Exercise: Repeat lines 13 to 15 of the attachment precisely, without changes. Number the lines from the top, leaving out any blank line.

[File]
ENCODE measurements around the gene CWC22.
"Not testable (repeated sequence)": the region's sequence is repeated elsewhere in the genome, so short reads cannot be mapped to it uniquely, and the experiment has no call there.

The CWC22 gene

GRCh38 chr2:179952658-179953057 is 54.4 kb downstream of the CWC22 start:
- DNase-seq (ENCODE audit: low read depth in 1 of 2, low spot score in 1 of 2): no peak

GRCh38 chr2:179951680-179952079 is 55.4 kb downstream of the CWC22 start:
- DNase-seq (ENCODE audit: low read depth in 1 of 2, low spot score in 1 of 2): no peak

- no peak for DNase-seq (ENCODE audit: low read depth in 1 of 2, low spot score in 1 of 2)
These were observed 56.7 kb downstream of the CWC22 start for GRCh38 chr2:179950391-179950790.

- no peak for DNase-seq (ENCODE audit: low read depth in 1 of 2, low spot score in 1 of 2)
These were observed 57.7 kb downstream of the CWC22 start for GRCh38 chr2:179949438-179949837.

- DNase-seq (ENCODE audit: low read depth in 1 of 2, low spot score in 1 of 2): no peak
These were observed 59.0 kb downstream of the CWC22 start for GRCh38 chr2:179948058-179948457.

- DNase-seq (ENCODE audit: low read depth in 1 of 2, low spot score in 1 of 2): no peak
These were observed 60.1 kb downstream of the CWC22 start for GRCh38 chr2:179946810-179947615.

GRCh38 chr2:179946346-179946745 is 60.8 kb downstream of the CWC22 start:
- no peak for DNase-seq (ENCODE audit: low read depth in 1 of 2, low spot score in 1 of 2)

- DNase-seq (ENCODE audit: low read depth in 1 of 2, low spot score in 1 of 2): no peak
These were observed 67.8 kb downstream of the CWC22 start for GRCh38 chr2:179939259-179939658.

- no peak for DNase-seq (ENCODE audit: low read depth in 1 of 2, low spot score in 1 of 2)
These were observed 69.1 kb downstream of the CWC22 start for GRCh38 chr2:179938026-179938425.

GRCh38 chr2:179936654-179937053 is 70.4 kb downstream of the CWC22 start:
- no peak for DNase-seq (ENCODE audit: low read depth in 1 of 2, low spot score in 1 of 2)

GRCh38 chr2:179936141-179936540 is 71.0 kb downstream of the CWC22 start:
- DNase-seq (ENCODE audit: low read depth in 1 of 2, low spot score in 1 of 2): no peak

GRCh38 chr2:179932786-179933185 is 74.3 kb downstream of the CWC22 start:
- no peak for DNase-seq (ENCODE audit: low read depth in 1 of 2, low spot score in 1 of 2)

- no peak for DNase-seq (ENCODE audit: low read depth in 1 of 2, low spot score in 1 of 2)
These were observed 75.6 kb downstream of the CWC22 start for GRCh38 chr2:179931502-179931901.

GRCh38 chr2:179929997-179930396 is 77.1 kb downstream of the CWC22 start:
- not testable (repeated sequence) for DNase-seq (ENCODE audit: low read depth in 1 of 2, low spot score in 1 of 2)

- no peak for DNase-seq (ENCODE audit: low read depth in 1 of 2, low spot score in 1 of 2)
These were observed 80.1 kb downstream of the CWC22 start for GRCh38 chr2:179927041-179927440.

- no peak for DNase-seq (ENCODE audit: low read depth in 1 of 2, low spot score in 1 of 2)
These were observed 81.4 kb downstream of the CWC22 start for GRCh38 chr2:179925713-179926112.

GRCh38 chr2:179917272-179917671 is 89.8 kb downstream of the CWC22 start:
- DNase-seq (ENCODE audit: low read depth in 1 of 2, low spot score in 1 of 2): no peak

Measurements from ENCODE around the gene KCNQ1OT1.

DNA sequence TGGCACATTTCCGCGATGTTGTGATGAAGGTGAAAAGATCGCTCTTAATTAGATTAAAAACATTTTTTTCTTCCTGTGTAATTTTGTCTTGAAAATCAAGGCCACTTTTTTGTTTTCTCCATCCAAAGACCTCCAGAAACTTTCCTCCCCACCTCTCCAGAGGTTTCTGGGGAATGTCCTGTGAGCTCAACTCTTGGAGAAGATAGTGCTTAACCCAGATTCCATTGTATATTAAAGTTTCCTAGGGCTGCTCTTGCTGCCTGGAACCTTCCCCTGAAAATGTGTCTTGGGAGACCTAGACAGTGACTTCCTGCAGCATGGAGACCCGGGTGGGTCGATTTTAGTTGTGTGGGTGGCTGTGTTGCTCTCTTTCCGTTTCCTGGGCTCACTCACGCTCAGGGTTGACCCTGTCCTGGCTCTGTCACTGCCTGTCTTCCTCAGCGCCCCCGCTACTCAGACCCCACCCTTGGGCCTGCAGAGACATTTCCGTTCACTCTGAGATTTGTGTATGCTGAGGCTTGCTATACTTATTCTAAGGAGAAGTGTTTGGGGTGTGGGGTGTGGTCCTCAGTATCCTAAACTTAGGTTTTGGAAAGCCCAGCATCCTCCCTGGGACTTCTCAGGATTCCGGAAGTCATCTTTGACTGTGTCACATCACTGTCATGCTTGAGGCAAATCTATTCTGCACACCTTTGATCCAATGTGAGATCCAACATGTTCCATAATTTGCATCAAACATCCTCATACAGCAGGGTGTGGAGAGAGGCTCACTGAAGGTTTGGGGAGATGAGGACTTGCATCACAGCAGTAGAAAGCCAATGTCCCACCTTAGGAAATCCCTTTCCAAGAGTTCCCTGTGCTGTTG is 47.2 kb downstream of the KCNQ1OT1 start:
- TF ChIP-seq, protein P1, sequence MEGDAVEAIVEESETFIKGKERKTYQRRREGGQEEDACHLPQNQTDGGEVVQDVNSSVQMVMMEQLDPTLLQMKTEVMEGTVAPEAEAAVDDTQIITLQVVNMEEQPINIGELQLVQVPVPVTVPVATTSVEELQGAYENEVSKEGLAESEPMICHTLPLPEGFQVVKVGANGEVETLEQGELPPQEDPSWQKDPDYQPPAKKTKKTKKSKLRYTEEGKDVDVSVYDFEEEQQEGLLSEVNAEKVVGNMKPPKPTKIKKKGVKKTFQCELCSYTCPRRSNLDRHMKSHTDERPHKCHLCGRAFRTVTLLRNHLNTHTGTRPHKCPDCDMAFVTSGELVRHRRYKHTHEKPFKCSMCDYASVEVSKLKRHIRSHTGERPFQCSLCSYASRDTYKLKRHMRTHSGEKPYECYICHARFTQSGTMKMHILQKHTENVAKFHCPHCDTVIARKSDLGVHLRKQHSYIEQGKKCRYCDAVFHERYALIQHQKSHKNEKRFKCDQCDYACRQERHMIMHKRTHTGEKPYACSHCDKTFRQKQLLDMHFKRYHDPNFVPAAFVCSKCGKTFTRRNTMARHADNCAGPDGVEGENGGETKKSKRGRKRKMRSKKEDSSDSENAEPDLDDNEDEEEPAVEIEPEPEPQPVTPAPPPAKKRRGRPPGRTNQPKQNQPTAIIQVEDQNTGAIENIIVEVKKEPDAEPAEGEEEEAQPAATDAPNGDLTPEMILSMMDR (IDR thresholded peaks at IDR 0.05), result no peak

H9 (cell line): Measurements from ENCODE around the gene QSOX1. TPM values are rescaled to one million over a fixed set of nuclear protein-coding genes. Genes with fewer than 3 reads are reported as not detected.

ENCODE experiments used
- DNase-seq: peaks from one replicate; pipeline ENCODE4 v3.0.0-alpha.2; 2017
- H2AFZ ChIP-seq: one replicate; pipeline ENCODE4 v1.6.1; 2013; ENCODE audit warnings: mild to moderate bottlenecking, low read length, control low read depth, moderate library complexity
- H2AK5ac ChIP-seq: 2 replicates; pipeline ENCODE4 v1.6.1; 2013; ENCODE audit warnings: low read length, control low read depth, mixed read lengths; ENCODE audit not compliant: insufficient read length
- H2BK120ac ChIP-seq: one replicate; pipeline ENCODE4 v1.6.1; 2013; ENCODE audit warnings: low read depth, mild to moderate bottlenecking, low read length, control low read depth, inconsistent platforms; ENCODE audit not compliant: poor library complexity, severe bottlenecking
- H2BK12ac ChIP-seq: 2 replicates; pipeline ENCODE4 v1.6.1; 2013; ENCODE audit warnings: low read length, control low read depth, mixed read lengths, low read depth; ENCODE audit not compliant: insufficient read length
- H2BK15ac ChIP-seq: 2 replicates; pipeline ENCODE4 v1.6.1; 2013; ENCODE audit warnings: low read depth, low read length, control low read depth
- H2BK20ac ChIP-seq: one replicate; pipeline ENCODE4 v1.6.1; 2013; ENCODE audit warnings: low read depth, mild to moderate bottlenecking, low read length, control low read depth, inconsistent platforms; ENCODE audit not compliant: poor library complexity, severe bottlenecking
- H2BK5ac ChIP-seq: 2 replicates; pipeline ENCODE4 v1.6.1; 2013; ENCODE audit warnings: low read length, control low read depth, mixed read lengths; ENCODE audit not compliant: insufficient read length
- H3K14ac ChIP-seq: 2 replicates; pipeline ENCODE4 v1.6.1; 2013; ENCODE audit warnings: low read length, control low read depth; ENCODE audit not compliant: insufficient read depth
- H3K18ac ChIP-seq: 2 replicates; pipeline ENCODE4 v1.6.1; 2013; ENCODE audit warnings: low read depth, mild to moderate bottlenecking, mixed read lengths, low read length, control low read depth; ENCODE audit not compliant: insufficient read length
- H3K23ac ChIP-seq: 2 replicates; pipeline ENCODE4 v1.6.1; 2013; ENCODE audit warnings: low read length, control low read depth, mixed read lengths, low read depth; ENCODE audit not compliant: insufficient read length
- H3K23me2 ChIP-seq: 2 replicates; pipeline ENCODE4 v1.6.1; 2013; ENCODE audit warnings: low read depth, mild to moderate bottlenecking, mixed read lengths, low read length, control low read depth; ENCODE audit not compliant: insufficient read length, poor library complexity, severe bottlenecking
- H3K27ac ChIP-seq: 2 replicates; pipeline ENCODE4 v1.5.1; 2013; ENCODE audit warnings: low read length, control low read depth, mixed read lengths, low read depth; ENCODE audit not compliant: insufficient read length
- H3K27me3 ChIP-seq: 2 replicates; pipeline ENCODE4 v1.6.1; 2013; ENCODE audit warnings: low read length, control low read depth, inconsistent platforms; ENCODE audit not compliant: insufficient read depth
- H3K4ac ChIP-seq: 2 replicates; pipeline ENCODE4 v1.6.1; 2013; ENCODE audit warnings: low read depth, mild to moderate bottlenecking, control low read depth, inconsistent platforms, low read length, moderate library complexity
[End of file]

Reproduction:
These were observed 59.0 kb downstream of the CWC22 start for GRCh38 chr2:179948058-179948457.

- DNase-seq (ENCODE audit: low read depth in 1 of 2, low spot score in 1 of 2): no peak
These were observed 60.1 kb downstream of the CWC22 start for GRCh38 chr2:179946810-179947615.